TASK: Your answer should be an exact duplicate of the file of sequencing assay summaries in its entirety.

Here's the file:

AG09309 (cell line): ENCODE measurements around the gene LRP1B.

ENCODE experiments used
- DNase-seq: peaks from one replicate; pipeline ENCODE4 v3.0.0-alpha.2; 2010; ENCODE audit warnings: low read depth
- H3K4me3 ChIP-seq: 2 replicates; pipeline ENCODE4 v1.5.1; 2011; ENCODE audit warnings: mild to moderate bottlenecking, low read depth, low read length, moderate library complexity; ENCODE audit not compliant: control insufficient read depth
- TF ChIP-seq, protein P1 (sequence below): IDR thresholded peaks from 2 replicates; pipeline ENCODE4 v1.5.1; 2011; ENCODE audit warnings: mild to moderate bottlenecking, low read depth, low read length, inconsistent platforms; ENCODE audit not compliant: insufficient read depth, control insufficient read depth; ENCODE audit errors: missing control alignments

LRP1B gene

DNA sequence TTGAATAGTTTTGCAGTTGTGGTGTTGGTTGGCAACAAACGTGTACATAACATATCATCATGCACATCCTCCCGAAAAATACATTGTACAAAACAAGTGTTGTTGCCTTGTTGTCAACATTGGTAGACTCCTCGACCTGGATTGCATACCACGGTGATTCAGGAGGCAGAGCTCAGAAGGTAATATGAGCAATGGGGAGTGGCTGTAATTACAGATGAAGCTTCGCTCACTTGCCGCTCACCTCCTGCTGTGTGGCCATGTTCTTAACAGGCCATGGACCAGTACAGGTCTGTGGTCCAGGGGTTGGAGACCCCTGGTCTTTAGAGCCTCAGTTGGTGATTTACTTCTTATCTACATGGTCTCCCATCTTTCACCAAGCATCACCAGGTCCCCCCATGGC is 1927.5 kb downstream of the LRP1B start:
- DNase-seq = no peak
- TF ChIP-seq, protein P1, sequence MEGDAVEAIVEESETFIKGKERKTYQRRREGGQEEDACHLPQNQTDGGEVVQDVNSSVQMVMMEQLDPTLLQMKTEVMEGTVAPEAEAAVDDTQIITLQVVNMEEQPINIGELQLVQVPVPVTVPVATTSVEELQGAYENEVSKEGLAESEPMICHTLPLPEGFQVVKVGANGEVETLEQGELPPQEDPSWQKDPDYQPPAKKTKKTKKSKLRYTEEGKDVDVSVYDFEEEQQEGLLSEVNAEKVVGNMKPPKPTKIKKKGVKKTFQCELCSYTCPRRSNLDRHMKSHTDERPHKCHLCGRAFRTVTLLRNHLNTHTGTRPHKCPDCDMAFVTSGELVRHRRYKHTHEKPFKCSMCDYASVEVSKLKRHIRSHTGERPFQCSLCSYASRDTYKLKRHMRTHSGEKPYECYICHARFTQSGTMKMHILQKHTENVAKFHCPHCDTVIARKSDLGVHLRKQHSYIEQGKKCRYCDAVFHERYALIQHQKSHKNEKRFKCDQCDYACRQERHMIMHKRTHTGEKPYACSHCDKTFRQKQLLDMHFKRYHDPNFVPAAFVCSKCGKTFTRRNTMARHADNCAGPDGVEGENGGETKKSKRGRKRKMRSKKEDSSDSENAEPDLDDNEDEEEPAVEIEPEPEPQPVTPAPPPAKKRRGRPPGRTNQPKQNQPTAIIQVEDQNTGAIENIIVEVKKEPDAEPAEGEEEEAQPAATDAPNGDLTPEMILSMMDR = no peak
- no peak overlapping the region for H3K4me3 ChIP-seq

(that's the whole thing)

AG09309 (cell line): ENCODE measurements around the gene LRP1B.

ENCODE experiments used
- DNase-seq: peaks from one replicate; pipeline ENCODE4 v3.0.0-alpha.2; 2010; ENCODE audit warnings: low read depth
- H3K4me3 ChIP-seq: 2 replicates; pipeline ENCODE4 v1.5.1; 2011; ENCODE audit warnings: mild to moderate bottlenecking, low read depth, low read length, moderate library complexity; ENCODE audit not compliant: control insufficient read depth
- TF ChIP-seq, protein P1 (sequence below): IDR thresholded peaks from 2 replicates; pipeline ENCODE4 v1.5.1; 2011; ENCODE audit warnings: mild to moderate bottlenecking, low read depth, low read length, inconsistent platforms; ENCODE audit not compliant: insufficient read depth, control insufficient read depth; ENCODE audit errors: missing control alignments

LRP1B gene

DNA sequence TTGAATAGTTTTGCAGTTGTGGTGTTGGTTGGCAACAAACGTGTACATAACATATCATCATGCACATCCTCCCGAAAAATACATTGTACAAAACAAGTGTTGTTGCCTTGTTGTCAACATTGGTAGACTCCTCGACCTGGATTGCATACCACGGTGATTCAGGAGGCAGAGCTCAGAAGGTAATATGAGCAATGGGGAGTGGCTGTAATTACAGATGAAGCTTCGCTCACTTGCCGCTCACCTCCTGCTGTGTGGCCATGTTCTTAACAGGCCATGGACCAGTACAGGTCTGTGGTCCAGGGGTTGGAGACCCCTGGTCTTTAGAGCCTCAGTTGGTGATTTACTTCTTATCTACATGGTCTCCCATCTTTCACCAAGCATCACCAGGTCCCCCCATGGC is 1927.5 kb downstream of the LRP1B start:
- DNase-seq = no peak
- TF ChIP-seq, protein P1, sequence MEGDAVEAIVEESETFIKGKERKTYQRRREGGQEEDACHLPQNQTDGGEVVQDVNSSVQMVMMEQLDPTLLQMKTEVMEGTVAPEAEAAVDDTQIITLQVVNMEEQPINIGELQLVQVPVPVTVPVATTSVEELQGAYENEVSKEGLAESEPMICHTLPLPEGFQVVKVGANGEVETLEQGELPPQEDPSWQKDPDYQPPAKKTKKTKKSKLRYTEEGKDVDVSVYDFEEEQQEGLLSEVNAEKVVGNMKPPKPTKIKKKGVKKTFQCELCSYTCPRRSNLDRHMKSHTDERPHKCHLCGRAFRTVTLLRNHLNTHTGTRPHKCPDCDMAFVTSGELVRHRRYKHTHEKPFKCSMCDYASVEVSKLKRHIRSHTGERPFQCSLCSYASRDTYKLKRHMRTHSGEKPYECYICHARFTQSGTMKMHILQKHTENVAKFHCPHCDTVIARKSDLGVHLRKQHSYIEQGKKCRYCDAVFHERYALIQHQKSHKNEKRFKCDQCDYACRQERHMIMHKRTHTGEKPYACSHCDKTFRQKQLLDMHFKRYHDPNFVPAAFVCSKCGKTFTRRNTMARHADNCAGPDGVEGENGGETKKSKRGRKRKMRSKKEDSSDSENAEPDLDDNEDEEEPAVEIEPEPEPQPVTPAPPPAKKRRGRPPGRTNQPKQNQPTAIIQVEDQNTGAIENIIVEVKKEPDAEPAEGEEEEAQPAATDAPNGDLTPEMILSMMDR = no peak
- no peak overlapping the region for H3K4me3 ChIP-seq